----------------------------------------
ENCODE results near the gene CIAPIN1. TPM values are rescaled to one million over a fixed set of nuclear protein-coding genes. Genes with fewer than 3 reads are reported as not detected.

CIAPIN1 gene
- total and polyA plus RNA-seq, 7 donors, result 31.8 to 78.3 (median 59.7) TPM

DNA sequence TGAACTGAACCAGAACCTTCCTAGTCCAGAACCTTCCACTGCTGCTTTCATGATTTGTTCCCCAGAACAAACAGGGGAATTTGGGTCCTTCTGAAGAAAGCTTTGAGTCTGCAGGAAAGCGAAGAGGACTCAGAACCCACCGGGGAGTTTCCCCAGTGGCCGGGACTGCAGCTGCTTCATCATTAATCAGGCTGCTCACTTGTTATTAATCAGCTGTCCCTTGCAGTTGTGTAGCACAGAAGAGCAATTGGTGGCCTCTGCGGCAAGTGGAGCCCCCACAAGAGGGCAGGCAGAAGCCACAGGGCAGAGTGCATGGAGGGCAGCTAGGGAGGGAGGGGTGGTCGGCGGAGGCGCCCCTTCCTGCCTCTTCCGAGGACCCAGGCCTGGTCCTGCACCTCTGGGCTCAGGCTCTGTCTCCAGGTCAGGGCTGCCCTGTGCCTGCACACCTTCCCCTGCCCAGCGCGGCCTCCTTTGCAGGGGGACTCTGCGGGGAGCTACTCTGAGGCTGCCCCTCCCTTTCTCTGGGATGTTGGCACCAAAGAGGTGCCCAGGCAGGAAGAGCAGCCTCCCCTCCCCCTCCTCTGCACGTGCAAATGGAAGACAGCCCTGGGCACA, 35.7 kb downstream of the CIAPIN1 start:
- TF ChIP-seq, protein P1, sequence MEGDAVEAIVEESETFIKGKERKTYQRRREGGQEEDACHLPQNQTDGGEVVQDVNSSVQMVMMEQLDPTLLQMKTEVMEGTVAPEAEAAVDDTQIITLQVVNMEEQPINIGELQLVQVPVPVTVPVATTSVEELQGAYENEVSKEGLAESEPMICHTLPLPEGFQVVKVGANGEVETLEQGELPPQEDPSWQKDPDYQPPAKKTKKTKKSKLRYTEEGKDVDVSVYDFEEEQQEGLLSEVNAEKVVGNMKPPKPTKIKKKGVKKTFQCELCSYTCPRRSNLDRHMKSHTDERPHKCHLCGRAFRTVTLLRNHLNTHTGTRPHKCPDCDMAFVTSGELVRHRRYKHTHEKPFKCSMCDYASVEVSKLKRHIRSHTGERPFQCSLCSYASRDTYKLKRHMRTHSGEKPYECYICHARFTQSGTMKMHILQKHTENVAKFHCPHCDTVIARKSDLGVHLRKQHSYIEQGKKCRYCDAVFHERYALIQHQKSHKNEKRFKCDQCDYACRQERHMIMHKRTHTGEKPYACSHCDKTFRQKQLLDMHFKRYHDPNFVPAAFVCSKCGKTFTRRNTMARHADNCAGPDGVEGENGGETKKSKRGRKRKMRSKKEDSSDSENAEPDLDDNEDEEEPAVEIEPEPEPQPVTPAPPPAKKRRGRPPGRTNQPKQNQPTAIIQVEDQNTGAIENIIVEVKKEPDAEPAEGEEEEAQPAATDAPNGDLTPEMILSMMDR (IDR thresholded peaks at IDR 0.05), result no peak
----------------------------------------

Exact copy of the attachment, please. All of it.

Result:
ENCODE results near the gene CIAPIN1. TPM values are rescaled to one million over a fixed set of nuclear protein-coding genes. Genes with fewer than 3 reads are reported as not detected.

CIAPIN1 gene
- total and polyA plus RNA-seq, 7 donors, result 31.8 to 78.3 (median 59.7) TPM

DNA sequence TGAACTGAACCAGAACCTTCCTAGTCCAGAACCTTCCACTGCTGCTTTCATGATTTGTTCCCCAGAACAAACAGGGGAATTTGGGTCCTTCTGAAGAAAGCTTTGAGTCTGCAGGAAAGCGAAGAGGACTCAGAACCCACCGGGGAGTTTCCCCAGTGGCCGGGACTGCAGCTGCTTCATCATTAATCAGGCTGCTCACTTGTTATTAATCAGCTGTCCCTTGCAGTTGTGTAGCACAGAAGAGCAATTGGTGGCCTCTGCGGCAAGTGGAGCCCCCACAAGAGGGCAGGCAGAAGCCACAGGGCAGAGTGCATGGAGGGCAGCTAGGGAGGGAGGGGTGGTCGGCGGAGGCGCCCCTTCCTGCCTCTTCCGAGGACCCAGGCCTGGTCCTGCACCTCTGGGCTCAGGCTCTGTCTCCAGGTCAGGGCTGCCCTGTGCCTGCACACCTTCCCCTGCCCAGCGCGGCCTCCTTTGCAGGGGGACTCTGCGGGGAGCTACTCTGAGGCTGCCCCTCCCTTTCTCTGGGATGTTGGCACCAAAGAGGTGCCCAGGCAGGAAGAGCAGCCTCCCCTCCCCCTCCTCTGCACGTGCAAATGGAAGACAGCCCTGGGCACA, 35.7 kb downstream of the CIAPIN1 start:
- TF ChIP-seq, protein P1, sequence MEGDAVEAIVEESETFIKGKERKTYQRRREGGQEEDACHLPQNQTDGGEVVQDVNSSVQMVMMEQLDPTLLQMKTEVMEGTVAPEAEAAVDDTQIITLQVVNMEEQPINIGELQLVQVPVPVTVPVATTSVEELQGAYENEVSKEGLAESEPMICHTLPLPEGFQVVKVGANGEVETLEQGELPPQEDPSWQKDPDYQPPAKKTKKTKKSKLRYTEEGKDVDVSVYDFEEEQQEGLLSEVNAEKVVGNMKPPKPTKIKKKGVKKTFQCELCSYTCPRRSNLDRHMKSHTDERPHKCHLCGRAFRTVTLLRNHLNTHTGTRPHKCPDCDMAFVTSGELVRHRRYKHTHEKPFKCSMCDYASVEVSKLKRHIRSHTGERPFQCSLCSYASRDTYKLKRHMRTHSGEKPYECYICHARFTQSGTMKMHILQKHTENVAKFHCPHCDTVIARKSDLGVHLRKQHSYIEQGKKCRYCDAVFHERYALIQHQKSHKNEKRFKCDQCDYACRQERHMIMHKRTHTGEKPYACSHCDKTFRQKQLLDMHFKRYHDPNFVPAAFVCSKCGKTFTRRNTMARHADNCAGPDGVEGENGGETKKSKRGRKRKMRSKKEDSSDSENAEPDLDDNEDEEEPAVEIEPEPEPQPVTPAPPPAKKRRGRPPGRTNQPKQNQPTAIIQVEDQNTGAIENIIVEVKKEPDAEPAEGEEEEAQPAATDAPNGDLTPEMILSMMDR (IDR thresholded peaks at IDR 0.05), result no peak